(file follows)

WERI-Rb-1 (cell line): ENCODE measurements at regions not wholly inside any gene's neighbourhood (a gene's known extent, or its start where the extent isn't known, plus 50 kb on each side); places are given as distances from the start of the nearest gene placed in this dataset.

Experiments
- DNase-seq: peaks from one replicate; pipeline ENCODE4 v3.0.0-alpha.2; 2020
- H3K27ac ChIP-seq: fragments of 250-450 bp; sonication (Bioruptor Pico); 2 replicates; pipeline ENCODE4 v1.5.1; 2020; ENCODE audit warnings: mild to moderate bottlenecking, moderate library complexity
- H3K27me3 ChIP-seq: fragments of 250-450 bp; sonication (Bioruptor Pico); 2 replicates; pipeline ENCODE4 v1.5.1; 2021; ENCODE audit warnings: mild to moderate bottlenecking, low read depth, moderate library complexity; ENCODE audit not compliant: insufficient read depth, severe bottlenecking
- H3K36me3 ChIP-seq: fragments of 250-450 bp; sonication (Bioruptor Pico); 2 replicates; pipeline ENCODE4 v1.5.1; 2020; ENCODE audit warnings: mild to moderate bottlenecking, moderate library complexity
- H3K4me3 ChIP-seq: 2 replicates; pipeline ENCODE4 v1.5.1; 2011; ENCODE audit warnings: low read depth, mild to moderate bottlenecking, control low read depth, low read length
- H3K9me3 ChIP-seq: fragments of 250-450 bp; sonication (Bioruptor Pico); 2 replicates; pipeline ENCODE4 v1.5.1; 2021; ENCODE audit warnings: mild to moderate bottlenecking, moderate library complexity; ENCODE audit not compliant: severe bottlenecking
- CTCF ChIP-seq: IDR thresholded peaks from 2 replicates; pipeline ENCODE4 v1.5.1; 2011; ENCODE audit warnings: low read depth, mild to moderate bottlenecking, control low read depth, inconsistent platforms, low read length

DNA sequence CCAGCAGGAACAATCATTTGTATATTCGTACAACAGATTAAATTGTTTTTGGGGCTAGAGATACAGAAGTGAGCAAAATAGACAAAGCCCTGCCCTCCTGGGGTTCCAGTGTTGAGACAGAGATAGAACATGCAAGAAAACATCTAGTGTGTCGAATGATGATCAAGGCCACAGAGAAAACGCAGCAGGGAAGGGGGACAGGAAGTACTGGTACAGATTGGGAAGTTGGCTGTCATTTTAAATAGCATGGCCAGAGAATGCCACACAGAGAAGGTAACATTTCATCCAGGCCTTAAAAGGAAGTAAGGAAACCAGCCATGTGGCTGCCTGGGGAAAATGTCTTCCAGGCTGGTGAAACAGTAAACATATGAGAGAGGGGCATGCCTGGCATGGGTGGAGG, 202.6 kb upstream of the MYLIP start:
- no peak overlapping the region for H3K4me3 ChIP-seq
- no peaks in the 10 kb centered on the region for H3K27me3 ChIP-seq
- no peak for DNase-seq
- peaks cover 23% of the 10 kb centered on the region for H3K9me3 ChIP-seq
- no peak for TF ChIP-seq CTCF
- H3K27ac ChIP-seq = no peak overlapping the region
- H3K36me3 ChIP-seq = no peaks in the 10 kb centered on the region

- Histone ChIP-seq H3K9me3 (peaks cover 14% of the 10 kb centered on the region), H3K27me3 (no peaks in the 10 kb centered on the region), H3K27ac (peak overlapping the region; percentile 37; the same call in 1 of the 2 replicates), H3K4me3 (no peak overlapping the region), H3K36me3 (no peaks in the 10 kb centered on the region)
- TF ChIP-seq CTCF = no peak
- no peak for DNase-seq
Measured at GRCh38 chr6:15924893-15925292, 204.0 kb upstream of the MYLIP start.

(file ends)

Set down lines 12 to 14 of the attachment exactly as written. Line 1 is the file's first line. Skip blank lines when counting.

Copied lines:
- no peaks in the 10 kb centered on the region for H3K27me3 ChIP-seq
- no peak for DNase-seq
- peaks cover 23% of the 10 kb centered on the region for H3K9me3 ChIP-seq